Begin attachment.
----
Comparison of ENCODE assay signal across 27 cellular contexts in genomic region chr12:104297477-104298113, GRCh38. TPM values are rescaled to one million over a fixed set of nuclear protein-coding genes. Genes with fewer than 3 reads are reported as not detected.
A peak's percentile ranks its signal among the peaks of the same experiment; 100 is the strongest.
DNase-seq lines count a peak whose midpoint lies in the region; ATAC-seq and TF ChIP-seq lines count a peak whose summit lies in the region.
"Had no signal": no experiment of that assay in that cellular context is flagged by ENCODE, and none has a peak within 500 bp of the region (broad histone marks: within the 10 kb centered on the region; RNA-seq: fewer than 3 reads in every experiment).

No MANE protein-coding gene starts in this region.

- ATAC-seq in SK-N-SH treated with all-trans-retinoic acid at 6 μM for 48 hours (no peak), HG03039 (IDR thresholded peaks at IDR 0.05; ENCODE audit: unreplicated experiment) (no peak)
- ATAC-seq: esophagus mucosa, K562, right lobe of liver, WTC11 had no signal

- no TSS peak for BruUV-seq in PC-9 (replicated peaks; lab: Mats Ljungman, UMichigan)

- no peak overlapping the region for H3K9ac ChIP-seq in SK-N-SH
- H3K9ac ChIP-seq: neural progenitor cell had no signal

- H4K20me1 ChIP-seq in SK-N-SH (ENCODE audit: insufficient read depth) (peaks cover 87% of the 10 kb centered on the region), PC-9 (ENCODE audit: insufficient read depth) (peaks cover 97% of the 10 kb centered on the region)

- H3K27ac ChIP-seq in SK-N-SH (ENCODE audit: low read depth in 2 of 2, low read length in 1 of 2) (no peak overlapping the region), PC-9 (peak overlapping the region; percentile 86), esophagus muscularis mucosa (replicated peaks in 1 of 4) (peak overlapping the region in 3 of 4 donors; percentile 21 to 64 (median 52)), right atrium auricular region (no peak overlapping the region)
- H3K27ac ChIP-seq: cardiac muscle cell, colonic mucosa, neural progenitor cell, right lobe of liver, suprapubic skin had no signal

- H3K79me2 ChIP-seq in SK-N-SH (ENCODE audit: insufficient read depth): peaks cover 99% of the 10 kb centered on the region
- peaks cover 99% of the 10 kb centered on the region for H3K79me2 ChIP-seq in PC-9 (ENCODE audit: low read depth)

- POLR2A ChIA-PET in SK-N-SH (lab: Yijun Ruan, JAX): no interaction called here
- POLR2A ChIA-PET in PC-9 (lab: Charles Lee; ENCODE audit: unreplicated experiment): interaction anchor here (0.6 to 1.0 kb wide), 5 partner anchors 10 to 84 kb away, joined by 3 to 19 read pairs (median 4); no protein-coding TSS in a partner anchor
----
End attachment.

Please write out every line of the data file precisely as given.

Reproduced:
Comparison of ENCODE assay signal across 27 cellular contexts in genomic region chr12:104297477-104298113, GRCh38. TPM values are rescaled to one million over a fixed set of nuclear protein-coding genes. Genes with fewer than 3 reads are reported as not detected.
A peak's percentile ranks its signal among the peaks of the same experiment; 100 is the strongest.
DNase-seq lines count a peak whose midpoint lies in the region; ATAC-seq and TF ChIP-seq lines count a peak whose summit lies in the region.
"Had no signal": no experiment of that assay in that cellular context is flagged by ENCODE, and none has a peak within 500 bp of the region (broad histone marks: within the 10 kb centered on the region; RNA-seq: fewer than 3 reads in every experiment).

No MANE protein-coding gene starts in this region.

- ATAC-seq in SK-N-SH treated with all-trans-retinoic acid at 6 μM for 48 hours (no peak), HG03039 (IDR thresholded peaks at IDR 0.05; ENCODE audit: unreplicated experiment) (no peak)
- ATAC-seq: esophagus mucosa, K562, right lobe of liver, WTC11 had no signal

- no TSS peak for BruUV-seq in PC-9 (replicated peaks; lab: Mats Ljungman, UMichigan)

- no peak overlapping the region for H3K9ac ChIP-seq in SK-N-SH
- H3K9ac ChIP-seq: neural progenitor cell had no signal

- H4K20me1 ChIP-seq in SK-N-SH (ENCODE audit: insufficient read depth) (peaks cover 87% of the 10 kb centered on the region), PC-9 (ENCODE audit: insufficient read depth) (peaks cover 97% of the 10 kb centered on the region)

- H3K27ac ChIP-seq in SK-N-SH (ENCODE audit: low read depth in 2 of 2, low read length in 1 of 2) (no peak overlapping the region), PC-9 (peak overlapping the region; percentile 86), esophagus muscularis mucosa (replicated peaks in 1 of 4) (peak overlapping the region in 3 of 4 donors; percentile 21 to 64 (median 52)), right atrium auricular region (no peak overlapping the region)
- H3K27ac ChIP-seq: cardiac muscle cell, colonic mucosa, neural progenitor cell, right lobe of liver, suprapubic skin had no signal

- H3K79me2 ChIP-seq in SK-N-SH (ENCODE audit: insufficient read depth): peaks cover 99% of the 10 kb centered on the region
- peaks cover 99% of the 10 kb centered on the region for H3K79me2 ChIP-seq in PC-9 (ENCODE audit: low read depth)

- POLR2A ChIA-PET in SK-N-SH (lab: Yijun Ruan, JAX): no interaction called here
- POLR2A ChIA-PET in PC-9 (lab: Charles Lee; ENCODE audit: unreplicated experiment): interaction anchor here (0.6 to 1.0 kb wide), 5 partner anchors 10 to 84 kb away, joined by 3 to 19 read pairs (median 4); no protein-coding TSS in a partner anchor